A walk over the Brooklyn Bridge is one of New York City’s most popular past times for tourists and residents alike. It’s hard not to be amazed by the granite and limestone structure, now 131 years old. But beyond its stately exterior lie many secrets. So the next time you find yourself at the bridge, remember back to these secrets of the Brooklyn Bridge.
At Untapped Cities, we are getting excited for the holiday season. Check out some unique Christmas tree displays, your favorite anime movie on the big screen, or an autumn wander with an artist through the Lower East Side.
Visit the Origami Holiday Tree at the American Museum of Natural History featuring 800 hand-folded paper models created by local, national, and international origami artists. The tree will be on display from November 24th to January 11th, 2015. Check out more Christmas trees in our 7 Alternatives to the Rockefeller Christmas Tree.
Image via Library of Congress
After noticing how many “fake” mews there are around New York, we decided to look into actual mews that have been preserved from the 19th century. Before the automobile, when the only way to get around was on a horse or being draw by one in a carriage, horses inhabited the city and actually played a huge role in its functioning. These valuable horses needed stables where they could rest and be cared for, so owners bought land and built rows of stables and carriage houses–also known as mews.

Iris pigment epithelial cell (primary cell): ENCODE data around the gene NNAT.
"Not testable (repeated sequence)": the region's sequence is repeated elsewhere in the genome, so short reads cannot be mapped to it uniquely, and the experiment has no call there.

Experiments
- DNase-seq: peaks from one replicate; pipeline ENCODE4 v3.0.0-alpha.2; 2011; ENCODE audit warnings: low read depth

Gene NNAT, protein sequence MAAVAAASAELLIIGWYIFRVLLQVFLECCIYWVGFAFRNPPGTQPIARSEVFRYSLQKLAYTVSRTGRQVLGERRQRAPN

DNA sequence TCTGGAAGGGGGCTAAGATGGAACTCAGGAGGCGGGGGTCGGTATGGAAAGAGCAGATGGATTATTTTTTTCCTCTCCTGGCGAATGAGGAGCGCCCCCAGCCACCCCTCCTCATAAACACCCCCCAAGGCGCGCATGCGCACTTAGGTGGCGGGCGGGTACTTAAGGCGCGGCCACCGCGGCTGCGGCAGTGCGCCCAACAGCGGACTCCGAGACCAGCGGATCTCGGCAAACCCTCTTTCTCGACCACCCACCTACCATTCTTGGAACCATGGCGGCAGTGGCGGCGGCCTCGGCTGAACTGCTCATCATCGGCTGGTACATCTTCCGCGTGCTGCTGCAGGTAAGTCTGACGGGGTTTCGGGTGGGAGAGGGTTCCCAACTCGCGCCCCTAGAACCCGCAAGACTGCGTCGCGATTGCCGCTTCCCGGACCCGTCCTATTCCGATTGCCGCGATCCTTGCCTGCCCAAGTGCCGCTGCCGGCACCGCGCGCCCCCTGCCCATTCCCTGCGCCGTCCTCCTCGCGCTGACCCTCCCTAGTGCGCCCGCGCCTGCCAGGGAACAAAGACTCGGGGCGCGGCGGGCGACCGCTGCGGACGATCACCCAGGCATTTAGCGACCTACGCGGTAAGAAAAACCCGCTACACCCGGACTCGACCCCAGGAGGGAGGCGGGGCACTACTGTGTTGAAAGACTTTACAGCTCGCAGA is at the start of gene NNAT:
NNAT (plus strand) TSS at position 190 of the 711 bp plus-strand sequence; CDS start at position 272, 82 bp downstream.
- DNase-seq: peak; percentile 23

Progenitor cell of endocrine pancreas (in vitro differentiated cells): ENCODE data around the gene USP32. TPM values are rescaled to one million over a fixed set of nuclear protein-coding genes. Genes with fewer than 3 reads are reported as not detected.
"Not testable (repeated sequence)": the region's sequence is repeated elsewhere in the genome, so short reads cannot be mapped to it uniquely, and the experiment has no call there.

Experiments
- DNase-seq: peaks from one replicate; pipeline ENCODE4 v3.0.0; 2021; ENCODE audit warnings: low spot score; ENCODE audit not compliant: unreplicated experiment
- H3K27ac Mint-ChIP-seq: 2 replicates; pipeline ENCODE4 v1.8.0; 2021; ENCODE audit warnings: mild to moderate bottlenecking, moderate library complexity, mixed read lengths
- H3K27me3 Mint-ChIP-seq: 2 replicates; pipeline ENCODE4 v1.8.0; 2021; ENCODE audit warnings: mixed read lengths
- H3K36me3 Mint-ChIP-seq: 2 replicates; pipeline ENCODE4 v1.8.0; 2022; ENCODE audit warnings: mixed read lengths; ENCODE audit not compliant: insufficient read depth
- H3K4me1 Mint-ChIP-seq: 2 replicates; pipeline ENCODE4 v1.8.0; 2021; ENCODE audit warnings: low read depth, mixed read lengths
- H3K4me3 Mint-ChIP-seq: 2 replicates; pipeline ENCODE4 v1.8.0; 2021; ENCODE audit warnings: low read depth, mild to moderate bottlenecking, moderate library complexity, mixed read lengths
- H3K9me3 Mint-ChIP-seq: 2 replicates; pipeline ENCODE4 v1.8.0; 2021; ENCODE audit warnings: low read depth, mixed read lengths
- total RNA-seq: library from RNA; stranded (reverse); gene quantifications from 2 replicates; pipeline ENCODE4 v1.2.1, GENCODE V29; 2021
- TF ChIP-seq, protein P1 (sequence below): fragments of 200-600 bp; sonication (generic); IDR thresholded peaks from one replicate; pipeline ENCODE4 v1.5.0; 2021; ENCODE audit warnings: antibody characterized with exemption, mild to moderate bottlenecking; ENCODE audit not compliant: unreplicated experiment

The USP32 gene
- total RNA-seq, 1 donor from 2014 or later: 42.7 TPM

When the automobile took over and the mews were no longer needed many of these rows were destroyed, but thankfully some were converted for residential or commercial purposes. Converted mews and carriage houses that have been carefully preserved give us a glimpse into the past; a New York lost to the modern age. Here we share 9 of NYC’s remaining mews.
Welcome to part two of our series on the reuses of former homes. Today we’ll take a look at the world of Aaron Burr ghost stories, designer jeans, parrots and more in these historic buildings.
The West Village’s curving and twisting streets lend itself well to many small alleys that are either hidden or extremely subtle. These small alley ways and courtyards and unique to the West Village and there is no concentration of them as great as in this area. There are also countless beautiful private streets, many lined with houses originally built as stables for the grandiose townhouses in the area.
Beer is as American as apple pie and baseball, and definitely more New York City than Taylor Swift. Here at Untapped Cities, we’ve been known to enjoy light beers, dark beers, weird beers, local beers and even Jewish Beers. For the fall, we’ve rounded up 10 beer halls you have to check out in NYC.
Image via The Infatuation
This is the spot that everyone knows about but still loves. Radegast is a Williamsburg institution that stays packed and thankfully does not take reservations. To experience the 22 beers they have on tap and over 50 different bottled beers from around the world, it’s first come, first served. When the summer months disappear making way for the fall and winter, the beer garden (with retractable roof) is not as packed. The beer hall features a beautiful red-oak bar (along with a bartender in full German garb) that keeps the hipsters coming for a large mug with a large pretzel and bratwurst on the side.